Depending on the context, I think of programming a Minimoog-style synth in much the same way that I think of "programming" a drawbar organ. i.e. I kind of don't. I know a few good starting points and then I'm just doing it on the fly, making changes as dictated by the music.

Link to comment
Share on other sites

The Reddit sub r/synthesizers is full of requests for settings for a particular song. Invariably the answer is two saws slightly detuned. Every damn time. I get the impression that many noobie synth owners cannot distinguish one waveform from another. Tone deafness that extends beyond pitch. Timbre deafness. I'm not saying this is the case with the OP. Just an observation.

9 Moog things, 3 Roland things, 2 Hammond things and a computer with stuff on it

 

 

Link to comment
Share on other sites

Why does everyone assume the OP doesn"t know how to use a Mini?

 

I think it would be a good post if we started submissions of sound charts for the minimoog. it can be used for minimoog, Behringer model d and also for Behringer poly d. just a suggestion, there are a ton of these synths out there...â¦â¦â¦..Larry

 

I didn"t think it was such a bad idea. :popcorn:

Link to comment
Share on other sites

thanx Mark. I just thought that posting sound charts would really interest the many owner's of these instruments. there are so many great programmers out there which I am definitely not one of them. I love going through all the sounds in the too many plug-ins that I have purchased and all the synths that I have. I have purchased sound libraries from programmers like for my Yamaha MODX that are great. I would never be able to program all my synths and plug-ins anywhere near to these guys. what I do is edit these sounds to my liking once I have a starting point. I am familiar with the Minimoog as I have owned an earlier model, and now own Model D, Arturia minimoog plug-in, and a Poly D...â¦..hoping for some great posts...â¦â¦.Larry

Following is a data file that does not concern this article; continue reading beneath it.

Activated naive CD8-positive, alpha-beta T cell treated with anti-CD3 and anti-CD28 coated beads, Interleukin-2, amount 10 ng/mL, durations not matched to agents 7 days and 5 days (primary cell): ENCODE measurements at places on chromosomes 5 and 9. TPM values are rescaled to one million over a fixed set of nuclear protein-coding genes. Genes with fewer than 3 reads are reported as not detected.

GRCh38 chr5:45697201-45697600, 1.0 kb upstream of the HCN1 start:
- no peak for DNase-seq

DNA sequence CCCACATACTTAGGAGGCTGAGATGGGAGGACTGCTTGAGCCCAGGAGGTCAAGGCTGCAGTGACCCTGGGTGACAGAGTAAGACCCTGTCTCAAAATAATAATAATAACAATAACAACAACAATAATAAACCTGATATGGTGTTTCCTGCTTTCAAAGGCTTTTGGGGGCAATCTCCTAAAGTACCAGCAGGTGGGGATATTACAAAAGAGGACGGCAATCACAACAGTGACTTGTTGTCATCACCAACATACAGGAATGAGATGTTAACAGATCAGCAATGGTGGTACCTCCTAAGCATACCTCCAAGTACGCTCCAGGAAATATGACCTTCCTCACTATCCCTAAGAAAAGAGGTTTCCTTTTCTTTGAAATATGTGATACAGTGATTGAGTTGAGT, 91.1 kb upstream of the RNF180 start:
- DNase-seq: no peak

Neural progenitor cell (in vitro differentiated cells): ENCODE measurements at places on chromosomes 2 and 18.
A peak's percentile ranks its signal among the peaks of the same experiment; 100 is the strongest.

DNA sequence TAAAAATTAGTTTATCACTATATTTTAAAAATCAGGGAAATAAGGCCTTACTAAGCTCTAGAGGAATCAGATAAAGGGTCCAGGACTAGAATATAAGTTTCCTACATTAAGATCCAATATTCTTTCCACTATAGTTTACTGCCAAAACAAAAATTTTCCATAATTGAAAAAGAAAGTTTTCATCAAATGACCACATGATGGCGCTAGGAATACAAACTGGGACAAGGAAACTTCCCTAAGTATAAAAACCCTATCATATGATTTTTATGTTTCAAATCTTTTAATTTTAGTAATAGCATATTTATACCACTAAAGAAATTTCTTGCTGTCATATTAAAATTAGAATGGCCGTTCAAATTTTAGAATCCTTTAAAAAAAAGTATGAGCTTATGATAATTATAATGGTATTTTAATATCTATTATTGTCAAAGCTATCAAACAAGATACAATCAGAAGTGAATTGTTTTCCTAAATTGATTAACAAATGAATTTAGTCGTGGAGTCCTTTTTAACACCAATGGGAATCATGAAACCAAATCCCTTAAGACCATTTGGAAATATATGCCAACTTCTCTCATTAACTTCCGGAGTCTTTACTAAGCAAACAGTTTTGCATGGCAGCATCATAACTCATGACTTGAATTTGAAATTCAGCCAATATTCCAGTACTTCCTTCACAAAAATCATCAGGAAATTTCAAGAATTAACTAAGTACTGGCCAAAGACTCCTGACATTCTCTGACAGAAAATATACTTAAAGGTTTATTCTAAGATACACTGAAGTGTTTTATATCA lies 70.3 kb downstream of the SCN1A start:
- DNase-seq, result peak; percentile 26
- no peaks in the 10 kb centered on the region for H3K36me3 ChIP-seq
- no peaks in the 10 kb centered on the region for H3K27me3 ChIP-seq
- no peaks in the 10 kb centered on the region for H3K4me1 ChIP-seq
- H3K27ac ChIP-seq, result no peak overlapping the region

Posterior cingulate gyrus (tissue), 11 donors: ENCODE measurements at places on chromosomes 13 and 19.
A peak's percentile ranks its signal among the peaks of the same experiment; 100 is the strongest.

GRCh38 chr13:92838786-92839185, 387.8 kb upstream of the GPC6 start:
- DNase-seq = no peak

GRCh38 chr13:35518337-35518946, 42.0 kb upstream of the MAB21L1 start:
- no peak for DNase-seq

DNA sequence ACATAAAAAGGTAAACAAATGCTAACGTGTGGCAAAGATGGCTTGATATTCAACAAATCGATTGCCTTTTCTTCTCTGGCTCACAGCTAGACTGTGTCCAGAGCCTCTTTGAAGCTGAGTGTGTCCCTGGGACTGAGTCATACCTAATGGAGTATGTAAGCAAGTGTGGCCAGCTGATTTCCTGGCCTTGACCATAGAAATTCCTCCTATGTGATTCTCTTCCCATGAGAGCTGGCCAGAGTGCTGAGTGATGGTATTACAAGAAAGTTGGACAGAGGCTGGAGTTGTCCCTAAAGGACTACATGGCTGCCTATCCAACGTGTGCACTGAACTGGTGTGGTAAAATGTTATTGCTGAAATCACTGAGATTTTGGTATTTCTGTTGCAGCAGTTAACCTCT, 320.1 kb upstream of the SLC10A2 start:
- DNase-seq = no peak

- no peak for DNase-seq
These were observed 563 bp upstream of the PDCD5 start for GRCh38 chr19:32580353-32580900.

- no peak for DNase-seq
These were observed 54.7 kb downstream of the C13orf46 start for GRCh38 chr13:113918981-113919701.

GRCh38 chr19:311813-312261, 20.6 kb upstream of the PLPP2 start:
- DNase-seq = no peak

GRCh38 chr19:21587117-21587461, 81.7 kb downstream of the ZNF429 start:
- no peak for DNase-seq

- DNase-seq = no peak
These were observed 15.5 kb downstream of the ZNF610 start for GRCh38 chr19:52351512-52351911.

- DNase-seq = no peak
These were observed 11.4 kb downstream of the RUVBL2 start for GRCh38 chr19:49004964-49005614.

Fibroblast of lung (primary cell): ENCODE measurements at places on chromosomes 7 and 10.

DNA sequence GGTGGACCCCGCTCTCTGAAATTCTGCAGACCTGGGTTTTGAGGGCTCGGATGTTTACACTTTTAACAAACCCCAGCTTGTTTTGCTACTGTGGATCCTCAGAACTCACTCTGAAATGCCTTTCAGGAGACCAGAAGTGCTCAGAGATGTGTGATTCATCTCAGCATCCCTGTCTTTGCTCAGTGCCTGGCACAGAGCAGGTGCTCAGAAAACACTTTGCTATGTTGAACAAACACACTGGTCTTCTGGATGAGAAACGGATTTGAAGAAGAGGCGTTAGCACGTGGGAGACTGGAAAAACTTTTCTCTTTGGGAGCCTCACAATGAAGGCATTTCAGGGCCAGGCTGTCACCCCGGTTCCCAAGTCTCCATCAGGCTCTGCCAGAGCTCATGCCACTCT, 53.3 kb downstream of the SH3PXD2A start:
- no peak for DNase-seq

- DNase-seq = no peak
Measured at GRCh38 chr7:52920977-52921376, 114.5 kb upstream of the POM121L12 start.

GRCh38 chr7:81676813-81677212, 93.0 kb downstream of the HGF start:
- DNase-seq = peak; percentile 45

Link to comment
Share on other sites

Yeah that's a great point keyman27. I was just going through Moog (and moog-like) presets yesterday for a project that called for one of my patented lame synth solos :D. I have Monark, which is a faithful emulation, but also Diva and I'll even put Repro-1 into the mix. Looking at all those patches is quite helpful. The minimoog is one of the simpler synths out there, I tried to mess with my computer magazine copy of Bazille the other day and quickly found out that modular is quite the different beast!
Link to comment
Share on other sites